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Effective measures to control papaya mealybug
Figure 1: Papaya seriously damaged by papaya mealybug.
Figure 1: Papaya seriously damaged by papaya mealybug.
Figure 2: Papaya mealybug on the papaya fruit.
Figure 2: Papaya mealybug on the papaya fruit.

    After papaya mealybug invaded Taiwan in recent years, its populations have expanded explosively during papaya growing and fruiting seasons, causing serious damages and in some cases even destroying the entire crop. To develop effective control measures, TARI has discerned the life cycle and habits of papaya mealybug, and is continuously monitoring the population densities of the pest and the affected areas. And farmers are advised to take control measures in time to ensure continued production of high quality papaya.

Infestation on a wide host range

    During the hot summer months, populations of papaya mealybug increase rapidly, causing serious damages to papaya plants and fruit. Moreover, having a wide range of host plants, it also poses a threat to other food crops like guava, eggplant, and leafy sweet potato, as well as ornamental plants such as hibiscus and frangipani. In Taiwan, although papaya is mainly cultivated in screenhouse, once this pest invades and is not immediately eradicated, it could wipe out the entire crop.

Rapid multiplication aggravated by an invasive weed

    The nymphs and adults of papaya mealybug inflict the overground parts of plants (stems, leaves, flowers, and fruits) with their piercing-sucking mouthparts, causing the yellowing and falling of leaves, and deformed fruits. The honeydew secreted by mealybug can support growth of black sooty mold, which interferes with photosynthesis and affects fruit quality. During papaya’s fruiting season, the populations of this pest can shoot up drastically within 2 to 4 weeks. With a slight oversight, the time to control the pest will be gone, resulting in devastating loss. An invasive blackjack (Bidens pilosa), which spread like wildfire all across Taiwan during hot summer season, is the preferred host plant of this pest and the major source of the pest’s dispersion. Thus, for effective control of mealybug, this weed should be eradicated completely.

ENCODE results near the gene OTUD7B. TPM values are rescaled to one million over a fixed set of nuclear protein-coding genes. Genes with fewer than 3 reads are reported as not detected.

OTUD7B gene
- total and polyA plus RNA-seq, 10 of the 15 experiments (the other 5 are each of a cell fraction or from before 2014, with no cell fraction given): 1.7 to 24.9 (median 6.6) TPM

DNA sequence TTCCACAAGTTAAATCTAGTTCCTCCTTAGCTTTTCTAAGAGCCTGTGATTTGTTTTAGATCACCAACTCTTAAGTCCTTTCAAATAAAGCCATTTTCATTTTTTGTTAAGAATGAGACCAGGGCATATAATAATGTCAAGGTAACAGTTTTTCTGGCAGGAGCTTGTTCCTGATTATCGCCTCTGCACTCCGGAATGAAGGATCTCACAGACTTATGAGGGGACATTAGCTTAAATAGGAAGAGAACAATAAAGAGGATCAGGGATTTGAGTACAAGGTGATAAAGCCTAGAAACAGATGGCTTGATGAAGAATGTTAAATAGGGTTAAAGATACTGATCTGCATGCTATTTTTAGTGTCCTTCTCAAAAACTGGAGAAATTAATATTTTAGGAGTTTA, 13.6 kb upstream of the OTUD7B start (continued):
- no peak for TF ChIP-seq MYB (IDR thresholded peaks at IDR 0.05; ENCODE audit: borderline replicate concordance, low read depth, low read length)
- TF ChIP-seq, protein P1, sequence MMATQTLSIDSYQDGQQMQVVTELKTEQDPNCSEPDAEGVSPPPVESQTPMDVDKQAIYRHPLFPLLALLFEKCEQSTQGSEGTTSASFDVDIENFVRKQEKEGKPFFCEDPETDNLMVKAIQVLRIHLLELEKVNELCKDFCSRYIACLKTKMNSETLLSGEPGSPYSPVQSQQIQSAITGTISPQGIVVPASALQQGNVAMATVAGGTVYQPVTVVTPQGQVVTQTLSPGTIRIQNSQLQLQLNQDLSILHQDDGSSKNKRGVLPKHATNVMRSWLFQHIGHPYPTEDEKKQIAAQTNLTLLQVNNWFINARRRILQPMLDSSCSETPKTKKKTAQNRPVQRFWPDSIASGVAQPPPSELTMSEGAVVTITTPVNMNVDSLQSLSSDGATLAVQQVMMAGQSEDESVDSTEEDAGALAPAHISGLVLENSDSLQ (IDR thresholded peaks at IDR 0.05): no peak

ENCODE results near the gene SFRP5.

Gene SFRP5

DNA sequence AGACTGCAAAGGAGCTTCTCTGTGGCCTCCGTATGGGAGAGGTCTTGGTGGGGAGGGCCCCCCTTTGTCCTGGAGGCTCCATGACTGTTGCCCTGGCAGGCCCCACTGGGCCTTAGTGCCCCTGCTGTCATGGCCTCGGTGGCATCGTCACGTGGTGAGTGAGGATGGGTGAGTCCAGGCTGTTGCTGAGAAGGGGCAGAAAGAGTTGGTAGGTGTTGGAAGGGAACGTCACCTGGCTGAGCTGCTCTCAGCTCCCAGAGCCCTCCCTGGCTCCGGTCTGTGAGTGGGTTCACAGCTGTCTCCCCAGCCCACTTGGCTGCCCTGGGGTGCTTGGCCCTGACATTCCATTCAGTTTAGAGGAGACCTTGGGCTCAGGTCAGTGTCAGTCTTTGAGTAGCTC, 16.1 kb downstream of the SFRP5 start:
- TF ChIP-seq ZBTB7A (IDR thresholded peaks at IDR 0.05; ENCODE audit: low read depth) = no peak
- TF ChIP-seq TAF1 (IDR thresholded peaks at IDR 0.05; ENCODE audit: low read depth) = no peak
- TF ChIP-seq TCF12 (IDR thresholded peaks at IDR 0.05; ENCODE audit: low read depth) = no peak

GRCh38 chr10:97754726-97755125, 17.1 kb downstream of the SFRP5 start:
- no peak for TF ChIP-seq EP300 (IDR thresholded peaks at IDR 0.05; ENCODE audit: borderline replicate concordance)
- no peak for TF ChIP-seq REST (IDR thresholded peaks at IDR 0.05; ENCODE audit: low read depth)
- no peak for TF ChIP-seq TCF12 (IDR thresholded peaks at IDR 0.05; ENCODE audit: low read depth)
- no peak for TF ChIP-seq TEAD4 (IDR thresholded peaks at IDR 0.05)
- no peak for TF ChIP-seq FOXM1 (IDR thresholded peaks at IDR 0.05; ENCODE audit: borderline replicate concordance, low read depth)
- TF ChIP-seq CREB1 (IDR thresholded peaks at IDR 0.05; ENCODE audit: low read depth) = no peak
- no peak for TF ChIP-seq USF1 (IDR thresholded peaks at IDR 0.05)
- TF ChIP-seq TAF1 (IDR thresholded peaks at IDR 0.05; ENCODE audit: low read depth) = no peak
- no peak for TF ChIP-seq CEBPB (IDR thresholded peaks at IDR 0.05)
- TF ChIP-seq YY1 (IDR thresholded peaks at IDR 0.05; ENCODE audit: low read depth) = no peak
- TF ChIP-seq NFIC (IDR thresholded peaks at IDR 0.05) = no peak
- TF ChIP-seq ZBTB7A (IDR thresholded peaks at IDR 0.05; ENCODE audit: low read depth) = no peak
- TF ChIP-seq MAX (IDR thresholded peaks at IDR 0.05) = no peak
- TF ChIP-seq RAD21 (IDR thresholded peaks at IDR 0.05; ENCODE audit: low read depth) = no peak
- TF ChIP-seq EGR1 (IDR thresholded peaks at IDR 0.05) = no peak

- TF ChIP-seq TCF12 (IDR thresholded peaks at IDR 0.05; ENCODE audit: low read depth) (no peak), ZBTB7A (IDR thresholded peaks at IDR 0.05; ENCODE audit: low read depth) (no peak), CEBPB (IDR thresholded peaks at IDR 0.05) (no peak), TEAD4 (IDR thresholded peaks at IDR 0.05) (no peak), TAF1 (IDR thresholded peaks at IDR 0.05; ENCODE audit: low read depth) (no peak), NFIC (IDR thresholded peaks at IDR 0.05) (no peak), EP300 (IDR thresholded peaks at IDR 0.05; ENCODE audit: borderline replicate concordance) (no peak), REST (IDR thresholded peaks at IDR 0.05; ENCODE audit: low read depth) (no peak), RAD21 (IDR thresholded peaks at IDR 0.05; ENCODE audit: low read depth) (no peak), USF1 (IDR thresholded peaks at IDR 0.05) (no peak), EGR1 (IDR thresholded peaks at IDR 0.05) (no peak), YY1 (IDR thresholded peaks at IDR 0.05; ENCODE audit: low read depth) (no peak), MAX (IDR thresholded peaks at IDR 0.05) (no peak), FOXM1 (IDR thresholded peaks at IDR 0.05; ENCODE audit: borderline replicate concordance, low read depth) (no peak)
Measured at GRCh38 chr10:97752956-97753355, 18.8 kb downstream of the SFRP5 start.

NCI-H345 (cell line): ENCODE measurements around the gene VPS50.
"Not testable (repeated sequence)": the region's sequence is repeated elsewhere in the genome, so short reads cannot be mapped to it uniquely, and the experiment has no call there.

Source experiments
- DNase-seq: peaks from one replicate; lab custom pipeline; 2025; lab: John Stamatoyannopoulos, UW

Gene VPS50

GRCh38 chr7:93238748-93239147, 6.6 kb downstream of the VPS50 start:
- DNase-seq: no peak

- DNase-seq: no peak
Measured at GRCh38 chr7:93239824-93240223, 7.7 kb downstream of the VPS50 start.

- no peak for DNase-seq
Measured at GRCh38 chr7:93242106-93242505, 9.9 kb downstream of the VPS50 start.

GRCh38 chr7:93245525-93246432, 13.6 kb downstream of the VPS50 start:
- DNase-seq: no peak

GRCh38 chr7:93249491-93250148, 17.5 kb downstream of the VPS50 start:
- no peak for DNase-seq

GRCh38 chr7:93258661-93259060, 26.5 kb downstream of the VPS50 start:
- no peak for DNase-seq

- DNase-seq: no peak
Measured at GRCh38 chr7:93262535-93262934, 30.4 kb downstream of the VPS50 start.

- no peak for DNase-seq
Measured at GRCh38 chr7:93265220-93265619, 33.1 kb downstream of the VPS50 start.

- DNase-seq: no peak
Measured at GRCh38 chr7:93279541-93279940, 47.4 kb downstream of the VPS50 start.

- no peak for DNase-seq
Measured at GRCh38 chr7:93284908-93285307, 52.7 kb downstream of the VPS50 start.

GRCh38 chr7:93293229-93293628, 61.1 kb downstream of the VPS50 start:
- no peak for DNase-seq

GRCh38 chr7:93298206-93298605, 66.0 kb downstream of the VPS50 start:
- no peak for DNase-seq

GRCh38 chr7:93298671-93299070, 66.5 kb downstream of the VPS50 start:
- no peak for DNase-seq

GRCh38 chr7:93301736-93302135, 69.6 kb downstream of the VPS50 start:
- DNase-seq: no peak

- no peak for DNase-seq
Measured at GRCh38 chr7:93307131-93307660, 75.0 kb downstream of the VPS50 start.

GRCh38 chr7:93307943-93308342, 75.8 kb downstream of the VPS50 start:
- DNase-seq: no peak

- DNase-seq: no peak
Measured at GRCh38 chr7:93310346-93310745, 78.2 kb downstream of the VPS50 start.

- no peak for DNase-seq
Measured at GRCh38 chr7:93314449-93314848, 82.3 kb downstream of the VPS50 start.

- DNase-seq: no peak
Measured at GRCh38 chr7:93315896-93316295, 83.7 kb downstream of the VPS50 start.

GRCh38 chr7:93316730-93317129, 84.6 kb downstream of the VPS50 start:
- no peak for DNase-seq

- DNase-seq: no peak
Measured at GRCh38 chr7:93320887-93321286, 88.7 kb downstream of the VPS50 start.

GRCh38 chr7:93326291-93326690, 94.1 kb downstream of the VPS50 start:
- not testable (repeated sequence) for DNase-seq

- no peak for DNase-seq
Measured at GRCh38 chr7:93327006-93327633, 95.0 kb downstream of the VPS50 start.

Effective control measures

    Papaya mealybus usually occurs on the underside of leaves, and on new leaves, new buds, bud eyes on the bark, juncture of overlapping fruit, and juncture of fruit and bark. When applying chemicals that have been authorized and announced by the government to be effective against mealybugs, the spray nozzle should be adjusted to spray a fine mist, and the application continued several times so that the liquid can fully spread to hard-to-reach pests to achieve the best effect. After discerning the life cycle and habitat of this pest, TARI scientists have come up with the guidelines of proper use of authorized chemicals. Moreover, for a complete eradication of the pest, TARI scientists have developed an integrated management that includes production of pest-free seedlings, cleaning the fields (completely removing the infected part or the whole plants to prevent them from infecting the surrounding crops), removing host weeds such as blackjack, and controlling ants (ants feed on honeydew secreted by mealybugs and spread the pest to neighboring plants).

Continuous monitoring of the pest

    To reduce papaya mealybug’s infliction on papaya and other crop plants, TARI scientists have developed a technology to continuously monitor the population density of this pest all year round, and survey the host crop range of this pest (currently known to infest 33 species from 20 families) for timely recommendation of effective control measures. In addition, TARI scientists are investigating the natural enemies of either local or foreign species for effective biological control of this pest in order to ensure farmers can continuously produce high quality papayas.

Figure 3: Widely distributed in farm land or road side, blackjack is a major host plant of papaya mealybug, and is often the loose end in controlling this pest’s dispersion.
Figure 3: Widely distributed in farm land or road side, blackjack is a major host plant of papaya mealybug, and is often the loose end in controlling this pest’s dispersion.
Figure 4: Ants ‘farm’ papaya mealybugs for their honeydew, resulting in a wide spread of this pest.
Figure 4: Ants ‘farm’ papaya mealybugs for their honeydew, resulting in a wide spread of this pest.